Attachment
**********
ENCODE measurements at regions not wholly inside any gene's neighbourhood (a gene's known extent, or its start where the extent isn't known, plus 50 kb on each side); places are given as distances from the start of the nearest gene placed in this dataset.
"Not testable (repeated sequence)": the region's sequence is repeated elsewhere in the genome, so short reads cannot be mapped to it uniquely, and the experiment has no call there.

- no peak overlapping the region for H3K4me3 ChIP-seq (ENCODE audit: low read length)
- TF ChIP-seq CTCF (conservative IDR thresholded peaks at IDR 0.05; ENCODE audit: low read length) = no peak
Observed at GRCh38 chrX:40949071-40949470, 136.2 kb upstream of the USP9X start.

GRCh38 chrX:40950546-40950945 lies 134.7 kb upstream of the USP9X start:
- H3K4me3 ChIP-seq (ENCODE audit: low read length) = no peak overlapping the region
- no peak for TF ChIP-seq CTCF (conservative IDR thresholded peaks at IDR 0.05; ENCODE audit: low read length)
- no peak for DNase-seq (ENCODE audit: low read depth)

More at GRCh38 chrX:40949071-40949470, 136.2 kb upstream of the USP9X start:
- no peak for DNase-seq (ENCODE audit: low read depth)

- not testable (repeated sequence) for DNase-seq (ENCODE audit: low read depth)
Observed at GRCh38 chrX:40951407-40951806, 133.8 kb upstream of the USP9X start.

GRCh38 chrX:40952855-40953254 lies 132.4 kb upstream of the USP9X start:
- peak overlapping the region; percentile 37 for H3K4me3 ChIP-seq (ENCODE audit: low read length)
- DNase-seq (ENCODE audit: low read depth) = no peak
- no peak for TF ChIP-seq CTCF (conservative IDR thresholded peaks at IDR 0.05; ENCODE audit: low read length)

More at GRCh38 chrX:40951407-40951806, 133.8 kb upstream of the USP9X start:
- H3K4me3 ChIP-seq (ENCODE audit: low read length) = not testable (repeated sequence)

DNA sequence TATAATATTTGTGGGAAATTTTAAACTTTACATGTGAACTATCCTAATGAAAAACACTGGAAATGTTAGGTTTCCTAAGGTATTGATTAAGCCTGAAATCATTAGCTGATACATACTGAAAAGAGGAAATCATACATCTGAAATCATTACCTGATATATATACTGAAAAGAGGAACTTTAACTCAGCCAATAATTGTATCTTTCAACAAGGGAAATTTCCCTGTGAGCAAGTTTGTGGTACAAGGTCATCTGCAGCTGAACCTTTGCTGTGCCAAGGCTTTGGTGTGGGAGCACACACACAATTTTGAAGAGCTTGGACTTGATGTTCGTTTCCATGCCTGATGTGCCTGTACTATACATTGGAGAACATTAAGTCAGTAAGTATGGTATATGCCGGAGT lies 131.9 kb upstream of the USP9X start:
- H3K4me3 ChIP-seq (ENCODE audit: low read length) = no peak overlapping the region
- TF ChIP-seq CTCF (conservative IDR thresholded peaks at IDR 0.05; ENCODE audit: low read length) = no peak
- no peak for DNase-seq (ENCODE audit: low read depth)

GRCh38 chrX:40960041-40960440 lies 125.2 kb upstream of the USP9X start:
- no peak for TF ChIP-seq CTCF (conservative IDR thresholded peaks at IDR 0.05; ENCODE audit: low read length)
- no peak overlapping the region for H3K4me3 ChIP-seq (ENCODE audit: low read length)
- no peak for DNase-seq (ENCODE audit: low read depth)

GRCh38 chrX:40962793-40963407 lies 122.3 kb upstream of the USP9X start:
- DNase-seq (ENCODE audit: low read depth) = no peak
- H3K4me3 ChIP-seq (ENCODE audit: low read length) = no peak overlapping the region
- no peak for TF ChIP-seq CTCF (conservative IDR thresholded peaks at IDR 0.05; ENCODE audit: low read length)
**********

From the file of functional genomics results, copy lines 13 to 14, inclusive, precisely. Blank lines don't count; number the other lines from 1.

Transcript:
Observed at GRCh38 chrX:40951407-40951806, 133.8 kb upstream of the USP9X start.

GRCh38 chrX:40952855-40953254 lies 132.4 kb upstream of the USP9X start: